Hospitality vs Handouts

by FCS on

by Katie Delp

At FCS, we believe very passionately in what we call “smart charity," in the dignity that is maintained and promoted when the poor are invited into an equal exchange promoting mutuality. As the Executive Director of FCS, I am committed to this framework for charity and mission, and I work to make sure these organizational values are a foundational part of all our programs.

But sometimes there are situations where this approach doesn’t quite seem to fit, right? Visitors to an FCS Open House once asked me about a situation in their church where a few folks who were hungry knocked on the church doors at lunchtime. In response, the staff made a couple of pb&j sandwiches and shared them in a paper bag. Were they creating dependency? They wanted to know. Were they doing more harm than good?

I think it’s important for all of us to ask these questions of our work and relationships. Are we fostering dignity? Are we engaging our neighbors as equals? Are we offering handouts that could have potentially negative consequences for the very people we are trying to serve? Often the most damaging charity models I’ve witnessed are run by people who are convinced these questions are of little importance. As long as you hope you’re helping, that desire is seen as validation for any and all activity, however ineffective.

But I also want to make a distinction for situations like the church sharing a couple bagged lunches. I believe there is a difference between handouts and hospitality. The church has a call to radical hospitality. Those of us who’ve been in church a long time are likely familiar with the passage from Matthew 25: 35-36: “For I was hungry, and you fed me. I was thirsty, and you gave me a drink. I was a stranger, and you invited me into your home. I was naked, and you gave me clothing. I was sick, and you cared for me. I was in prison, and you visited me.”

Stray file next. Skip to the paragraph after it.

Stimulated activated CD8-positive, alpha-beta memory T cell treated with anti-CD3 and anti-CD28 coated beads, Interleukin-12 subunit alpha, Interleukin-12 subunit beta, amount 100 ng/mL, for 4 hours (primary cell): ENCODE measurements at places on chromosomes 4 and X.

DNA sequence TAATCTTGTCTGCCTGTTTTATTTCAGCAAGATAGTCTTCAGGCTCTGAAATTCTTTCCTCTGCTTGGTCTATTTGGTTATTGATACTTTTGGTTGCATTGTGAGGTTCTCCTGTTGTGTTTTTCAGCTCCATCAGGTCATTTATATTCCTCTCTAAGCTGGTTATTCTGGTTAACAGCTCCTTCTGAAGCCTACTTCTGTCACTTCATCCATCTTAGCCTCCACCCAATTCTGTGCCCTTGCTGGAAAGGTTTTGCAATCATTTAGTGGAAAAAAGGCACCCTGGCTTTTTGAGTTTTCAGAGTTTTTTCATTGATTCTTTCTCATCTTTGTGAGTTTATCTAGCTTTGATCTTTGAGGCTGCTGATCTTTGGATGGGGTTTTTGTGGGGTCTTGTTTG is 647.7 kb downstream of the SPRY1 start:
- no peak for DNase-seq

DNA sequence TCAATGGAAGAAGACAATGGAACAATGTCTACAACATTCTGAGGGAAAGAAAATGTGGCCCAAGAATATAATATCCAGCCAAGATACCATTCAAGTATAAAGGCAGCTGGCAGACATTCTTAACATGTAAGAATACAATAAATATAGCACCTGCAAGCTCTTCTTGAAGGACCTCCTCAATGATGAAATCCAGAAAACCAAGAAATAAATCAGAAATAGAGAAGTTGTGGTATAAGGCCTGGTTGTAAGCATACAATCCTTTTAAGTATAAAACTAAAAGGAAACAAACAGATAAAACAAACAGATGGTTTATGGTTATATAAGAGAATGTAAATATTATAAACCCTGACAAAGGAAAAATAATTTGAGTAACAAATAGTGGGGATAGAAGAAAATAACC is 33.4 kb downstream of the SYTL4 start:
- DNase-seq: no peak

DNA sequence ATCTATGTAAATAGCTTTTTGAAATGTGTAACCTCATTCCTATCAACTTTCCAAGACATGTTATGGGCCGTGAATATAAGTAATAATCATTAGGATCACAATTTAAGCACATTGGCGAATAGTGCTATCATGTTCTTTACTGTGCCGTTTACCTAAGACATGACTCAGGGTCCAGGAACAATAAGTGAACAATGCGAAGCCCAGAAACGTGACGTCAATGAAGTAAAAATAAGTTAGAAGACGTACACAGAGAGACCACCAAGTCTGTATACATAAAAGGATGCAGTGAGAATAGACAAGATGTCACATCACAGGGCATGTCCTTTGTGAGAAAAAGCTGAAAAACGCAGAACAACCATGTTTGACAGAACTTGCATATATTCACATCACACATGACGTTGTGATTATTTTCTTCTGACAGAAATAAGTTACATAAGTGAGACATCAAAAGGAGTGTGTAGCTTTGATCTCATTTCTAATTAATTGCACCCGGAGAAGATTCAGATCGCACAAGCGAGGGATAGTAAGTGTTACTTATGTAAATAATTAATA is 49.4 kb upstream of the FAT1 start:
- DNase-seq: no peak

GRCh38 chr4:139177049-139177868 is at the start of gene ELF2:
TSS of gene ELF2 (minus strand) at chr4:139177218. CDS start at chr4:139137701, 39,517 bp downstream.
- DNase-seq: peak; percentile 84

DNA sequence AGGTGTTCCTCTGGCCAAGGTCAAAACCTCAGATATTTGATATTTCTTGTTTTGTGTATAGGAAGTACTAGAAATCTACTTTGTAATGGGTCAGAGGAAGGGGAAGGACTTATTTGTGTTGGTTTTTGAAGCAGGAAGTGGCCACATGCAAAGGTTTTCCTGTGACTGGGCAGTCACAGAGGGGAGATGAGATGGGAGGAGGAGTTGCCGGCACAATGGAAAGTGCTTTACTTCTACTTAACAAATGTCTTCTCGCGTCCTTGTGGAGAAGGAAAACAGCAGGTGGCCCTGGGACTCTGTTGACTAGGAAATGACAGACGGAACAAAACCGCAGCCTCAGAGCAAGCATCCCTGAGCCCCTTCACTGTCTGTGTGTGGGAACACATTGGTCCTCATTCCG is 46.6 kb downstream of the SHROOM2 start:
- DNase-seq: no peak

This passage reminds us that when a hungry person shows up on our doorstep, we should feed them. This is hospitality. This is welcoming God in our midst. These verses remind us feed, clothe, care, and visit.

The problem emerges when we use this verse to validate charity, like a clothing closet that gives away free clothes. Yes, that model might receive the response “you gave me clothing,” but it often also includes unintended consequences like “after I proved I was poor enough” or “even though we bickered about how many items I really needed” or “and then I made you upset by reselling them on the street.”

You see the difference between handouts and hospitality often shows up in the expectations. Hospitality has no expectation except welcome and relationship. Handouts, however, expect change. Charity hopes the accepting person will better themselves in response to this gift with many strings.

As the church and as Christians, yes, we should answer the door when a hungry person knocks. We should respond to a request for a visit in prison or immigration detention. We should sit with the sick at the hospital or on their front porches. But our hope for these encounters should be to build relationships, to extend welcome, and to foster love.

When it comes to addressing poverty, we do not toss out hospitality. But we couple it with smart charity and thoughtful programs that address root issues and invite the poor into the problem solving space. We should limit one-way giving on a programmatic level and seek opportunity for mutual exchange. These values for charity programs are important.

But so is hospitality. Welcoming your neighbor to your dinner table does not create dependency, it fosters community. It’s vital that we understand the differences and approach unique situations with appropriate responses.

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